Have you ever wondered how you can make co-parenting a positive experience? It doesn’t have to be agonizing. You can amicably co-parent and allow your children to enjoy stability and family relationships. It may not be easy, but these proven guidelines for successful co-parenting help maintain calm and make communication more effective.
Co-parenting after a Divorce or Separation
Learning to navigate custody and parenting time plans can be quite challenging especially if arriving at the final product wasn’t the easiest route. Getting past the history and accumulated resentment may be quite difficult. As a co-parent, there will still be situations where you and the other parent will be in a room together for an event. There still will be joint decisions requiring discussion, concerning upkeep, schooling, social interactions, etc., so for the well-being of the children, you and your co-parent will have to work amicably to ensure that their needs are met. Adapting to this new way of life may not be easy, but focusing on mindset helps your children enjoy good relationship with both parents. A few concrete concepts listed below help reset focus and view the future differently:
1. Re-Evaluate Your Relationship
The first step is to consider your relationship with your ex as an entirely new one. It is difficult to shift from wife/husband/partner/spouse to co-parent, but doing so serves the primary objective of looking at this person in the role that he or she will have moving forward, instead of the role that wasn’t work. It’s no longer about the two of you, but about the well-being of the children.
2. Embrace Effective Problem Solving Techniques
Strategic problem-solving focuses on the issue at hand and get you from one point to another. Stay far from the emotional reasons that caused the problem between you and your ex, but address the practical matter at hand. As co-parents, share adequate information concerning needs and priorities and resolve the problem through a careful approach. If you tend to communicate in the same way you did when in a relationship, problems will likely continue. Co-parenting difficulties will be manifested through your child’s behavior, and may have lasting effects.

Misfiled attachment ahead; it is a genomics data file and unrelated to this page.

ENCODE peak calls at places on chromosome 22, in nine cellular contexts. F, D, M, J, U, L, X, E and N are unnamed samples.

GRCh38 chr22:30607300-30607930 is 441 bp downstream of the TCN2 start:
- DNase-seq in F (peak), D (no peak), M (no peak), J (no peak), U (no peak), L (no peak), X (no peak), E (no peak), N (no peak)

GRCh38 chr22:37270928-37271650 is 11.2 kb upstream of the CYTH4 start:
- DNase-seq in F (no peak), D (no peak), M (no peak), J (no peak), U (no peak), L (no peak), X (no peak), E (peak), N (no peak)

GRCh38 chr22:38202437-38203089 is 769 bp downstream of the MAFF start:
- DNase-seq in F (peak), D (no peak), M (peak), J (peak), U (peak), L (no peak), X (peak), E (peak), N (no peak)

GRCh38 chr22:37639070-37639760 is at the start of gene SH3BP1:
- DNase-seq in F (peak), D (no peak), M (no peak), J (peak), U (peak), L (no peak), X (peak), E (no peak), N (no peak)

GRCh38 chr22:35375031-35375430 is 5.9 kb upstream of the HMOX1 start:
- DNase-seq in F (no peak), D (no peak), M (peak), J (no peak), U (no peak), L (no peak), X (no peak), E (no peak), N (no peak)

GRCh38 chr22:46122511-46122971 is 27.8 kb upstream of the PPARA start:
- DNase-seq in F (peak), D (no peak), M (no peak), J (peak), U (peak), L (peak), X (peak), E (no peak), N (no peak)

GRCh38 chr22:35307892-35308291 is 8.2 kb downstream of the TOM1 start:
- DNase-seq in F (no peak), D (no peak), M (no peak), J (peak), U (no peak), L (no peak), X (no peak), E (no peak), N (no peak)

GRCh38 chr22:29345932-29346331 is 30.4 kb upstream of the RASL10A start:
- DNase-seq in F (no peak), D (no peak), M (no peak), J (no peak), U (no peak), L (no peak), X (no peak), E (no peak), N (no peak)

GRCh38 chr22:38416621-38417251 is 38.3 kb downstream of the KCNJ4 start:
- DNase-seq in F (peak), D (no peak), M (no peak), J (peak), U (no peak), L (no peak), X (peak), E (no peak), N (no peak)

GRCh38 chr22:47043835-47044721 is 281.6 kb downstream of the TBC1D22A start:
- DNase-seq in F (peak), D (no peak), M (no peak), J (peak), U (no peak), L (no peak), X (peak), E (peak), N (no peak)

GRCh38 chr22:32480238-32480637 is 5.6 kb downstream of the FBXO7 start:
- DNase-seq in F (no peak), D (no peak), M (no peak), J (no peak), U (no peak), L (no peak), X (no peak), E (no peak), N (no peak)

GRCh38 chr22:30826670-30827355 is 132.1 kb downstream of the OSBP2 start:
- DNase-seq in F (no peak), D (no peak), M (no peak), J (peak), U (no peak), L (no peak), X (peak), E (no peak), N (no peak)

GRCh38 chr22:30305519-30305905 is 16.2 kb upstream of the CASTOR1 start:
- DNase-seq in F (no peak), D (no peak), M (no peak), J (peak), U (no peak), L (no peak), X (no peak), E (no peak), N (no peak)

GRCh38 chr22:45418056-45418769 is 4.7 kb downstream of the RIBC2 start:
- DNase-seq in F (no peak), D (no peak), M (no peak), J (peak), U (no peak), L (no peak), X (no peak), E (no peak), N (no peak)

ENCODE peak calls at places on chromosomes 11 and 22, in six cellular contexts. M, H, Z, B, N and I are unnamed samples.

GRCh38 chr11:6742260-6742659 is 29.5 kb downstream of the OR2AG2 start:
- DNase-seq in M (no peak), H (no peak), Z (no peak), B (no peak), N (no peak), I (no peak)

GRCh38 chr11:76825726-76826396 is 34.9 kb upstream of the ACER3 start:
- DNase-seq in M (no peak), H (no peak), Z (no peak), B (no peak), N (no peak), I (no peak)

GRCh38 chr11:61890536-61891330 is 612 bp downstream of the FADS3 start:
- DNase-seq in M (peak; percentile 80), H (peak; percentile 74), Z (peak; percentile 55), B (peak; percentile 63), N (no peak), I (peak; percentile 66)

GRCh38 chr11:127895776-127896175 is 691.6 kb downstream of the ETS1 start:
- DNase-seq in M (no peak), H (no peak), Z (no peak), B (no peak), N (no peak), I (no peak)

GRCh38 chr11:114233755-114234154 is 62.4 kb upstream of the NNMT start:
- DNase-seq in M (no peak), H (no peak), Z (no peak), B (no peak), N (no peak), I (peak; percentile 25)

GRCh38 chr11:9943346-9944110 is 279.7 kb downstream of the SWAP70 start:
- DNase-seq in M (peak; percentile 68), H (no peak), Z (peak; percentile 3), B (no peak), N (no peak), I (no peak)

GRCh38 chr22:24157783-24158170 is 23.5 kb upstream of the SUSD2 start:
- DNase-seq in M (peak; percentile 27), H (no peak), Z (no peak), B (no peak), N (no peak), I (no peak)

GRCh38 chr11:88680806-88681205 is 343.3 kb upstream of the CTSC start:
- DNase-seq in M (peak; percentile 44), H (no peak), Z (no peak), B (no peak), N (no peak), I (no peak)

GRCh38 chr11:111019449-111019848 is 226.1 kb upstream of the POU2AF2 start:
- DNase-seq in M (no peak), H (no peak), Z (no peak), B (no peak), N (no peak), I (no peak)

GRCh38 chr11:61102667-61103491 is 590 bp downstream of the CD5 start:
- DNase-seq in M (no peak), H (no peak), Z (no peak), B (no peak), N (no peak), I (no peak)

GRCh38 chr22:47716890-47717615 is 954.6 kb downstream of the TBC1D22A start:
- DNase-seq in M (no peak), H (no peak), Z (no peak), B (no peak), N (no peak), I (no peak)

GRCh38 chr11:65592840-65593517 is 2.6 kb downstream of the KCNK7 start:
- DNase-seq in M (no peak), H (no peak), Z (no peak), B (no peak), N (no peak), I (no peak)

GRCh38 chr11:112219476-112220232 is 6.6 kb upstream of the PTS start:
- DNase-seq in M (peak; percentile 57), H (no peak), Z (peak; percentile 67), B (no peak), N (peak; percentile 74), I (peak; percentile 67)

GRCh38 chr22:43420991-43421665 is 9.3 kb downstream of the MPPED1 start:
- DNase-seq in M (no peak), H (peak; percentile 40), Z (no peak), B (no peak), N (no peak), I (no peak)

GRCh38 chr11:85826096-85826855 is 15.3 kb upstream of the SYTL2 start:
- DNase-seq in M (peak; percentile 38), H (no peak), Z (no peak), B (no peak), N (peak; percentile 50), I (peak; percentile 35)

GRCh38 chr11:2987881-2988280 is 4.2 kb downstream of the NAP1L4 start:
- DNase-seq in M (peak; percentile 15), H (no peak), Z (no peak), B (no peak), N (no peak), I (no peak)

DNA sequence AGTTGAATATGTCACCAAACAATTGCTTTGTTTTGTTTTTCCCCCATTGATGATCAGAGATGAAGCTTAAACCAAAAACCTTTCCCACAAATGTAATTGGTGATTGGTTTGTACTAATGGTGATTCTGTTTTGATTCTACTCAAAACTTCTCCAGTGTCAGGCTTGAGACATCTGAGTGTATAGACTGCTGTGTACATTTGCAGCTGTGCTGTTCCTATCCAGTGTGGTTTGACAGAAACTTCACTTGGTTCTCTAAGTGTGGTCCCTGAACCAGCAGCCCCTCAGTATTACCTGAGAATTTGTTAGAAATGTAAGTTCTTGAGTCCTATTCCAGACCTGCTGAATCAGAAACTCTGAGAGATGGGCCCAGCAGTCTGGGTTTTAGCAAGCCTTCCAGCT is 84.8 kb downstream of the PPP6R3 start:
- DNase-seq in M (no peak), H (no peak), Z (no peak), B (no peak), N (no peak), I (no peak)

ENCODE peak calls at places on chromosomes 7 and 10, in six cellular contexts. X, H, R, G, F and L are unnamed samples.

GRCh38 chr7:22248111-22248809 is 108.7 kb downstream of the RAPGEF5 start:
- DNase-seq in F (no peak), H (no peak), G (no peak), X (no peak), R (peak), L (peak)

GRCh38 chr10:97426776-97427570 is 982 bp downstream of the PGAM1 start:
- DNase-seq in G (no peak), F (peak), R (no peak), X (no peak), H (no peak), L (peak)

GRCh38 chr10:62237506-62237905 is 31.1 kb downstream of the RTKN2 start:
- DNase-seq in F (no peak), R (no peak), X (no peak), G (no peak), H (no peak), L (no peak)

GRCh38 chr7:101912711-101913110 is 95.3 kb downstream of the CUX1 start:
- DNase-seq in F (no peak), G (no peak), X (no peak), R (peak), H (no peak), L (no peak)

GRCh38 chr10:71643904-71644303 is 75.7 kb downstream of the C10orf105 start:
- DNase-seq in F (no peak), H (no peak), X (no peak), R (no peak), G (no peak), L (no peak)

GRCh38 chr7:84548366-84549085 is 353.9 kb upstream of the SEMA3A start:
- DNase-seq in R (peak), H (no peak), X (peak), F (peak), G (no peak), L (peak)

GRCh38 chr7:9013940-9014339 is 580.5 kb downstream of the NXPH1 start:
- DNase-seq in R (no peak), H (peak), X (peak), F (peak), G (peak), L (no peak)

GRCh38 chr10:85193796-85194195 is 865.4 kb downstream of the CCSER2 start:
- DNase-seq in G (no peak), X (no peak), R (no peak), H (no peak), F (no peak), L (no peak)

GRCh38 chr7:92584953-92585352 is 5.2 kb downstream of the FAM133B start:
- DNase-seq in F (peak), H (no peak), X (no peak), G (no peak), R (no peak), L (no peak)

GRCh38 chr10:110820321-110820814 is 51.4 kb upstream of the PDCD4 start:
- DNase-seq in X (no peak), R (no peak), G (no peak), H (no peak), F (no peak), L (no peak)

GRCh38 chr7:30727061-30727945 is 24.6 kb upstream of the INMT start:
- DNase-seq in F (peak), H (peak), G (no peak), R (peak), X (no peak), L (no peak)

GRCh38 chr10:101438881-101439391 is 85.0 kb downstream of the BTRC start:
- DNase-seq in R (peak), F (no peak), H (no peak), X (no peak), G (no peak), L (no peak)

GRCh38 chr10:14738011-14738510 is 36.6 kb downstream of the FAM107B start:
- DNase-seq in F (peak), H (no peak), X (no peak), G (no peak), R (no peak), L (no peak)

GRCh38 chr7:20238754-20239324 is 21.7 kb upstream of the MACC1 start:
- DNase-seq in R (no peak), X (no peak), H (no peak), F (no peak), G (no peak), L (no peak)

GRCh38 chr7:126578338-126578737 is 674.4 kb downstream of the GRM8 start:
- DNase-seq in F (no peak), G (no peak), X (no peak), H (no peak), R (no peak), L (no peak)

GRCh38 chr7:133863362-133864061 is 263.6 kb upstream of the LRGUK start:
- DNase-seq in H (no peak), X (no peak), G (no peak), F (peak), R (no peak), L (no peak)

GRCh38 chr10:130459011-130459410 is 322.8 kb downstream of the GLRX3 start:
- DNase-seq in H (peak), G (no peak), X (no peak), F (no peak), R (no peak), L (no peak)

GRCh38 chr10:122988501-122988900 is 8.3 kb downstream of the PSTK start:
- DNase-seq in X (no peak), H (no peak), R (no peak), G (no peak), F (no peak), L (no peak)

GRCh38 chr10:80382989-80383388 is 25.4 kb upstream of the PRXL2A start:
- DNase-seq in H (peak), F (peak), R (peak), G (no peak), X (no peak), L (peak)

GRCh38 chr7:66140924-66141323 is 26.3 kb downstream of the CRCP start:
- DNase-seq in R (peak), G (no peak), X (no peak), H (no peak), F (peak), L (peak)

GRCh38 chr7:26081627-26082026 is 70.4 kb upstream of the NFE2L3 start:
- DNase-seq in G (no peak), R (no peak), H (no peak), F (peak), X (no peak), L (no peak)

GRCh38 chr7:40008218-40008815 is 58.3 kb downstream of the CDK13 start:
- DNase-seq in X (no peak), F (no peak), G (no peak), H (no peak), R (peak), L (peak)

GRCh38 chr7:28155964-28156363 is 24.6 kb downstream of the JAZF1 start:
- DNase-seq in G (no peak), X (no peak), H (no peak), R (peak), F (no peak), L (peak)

Social-psychological problem-solving touches on the emotions. This technique encompasses your attitude and the emotional aspects of co-parenting. It may be tough for many parents, but remember not to act critical or accusatory. When you focus on what is needed to solve the children’s day to day issues, it is easier to remove yourself from the conversation and find a middle ground. To do this means creating structure for communicating and handling co-parenting issues:
- Encourage communication with open dialogue through neutral platforms like emails, text messages, letters, or face to face meetings.
- Make standard rules for the children and have them follow a consistent routine for bedtime, meal times, schoolwork, and so on.
- Commit to talking positively about your ex regardless of the circumstances.
- Burden your child with emotionally charged matters about your relationship with your ex. Don’t try to sabotage your child’s relationship with your ex by talking trash. Additionally, avoid using the child to dig into the life of your ex as this will expose children to habits of insecurity and helplessness.
- Condemn your ex without a clear basis. Take a deep breath and maintain calmness as you address critical issues.
- Don’t sacrifice discipline and firmness on your child just to gain favor as the cool mom or dad. This may backfire as the child grows into adulthood.
3. Making the Transitions Easier
It can be difficult for kids to move from one household to another. Whether you do it once in a while or frequently, adapting to such changes may place some pressure on your children. A reunion with one parent marks the start of a separation from another. Ensure that every transition is smooth by keeping conversation positive, and make sure to appear and sound as civil and cooperative as possible. Make the child feel comfortable as he/she moves from one household to another; put together a calendar that the children help create to let them know that the transitions are accepted by both parents, and include fun things on the calendar that happen during both parents’ parenting time. Make a list for your children of things to remember on transition days (e.g. books, projects, sports equipment, special school needs, etc.) and give one to your c0-parent. Any tips or tricks
Co-parenting after a separation or divorce can be quite tricky, but with our co-parenting guidelines, the process can be manageable. For more information or to meet with one of our attorneys regarding your upcoming custody case, contact our office a call at 973-710-4366.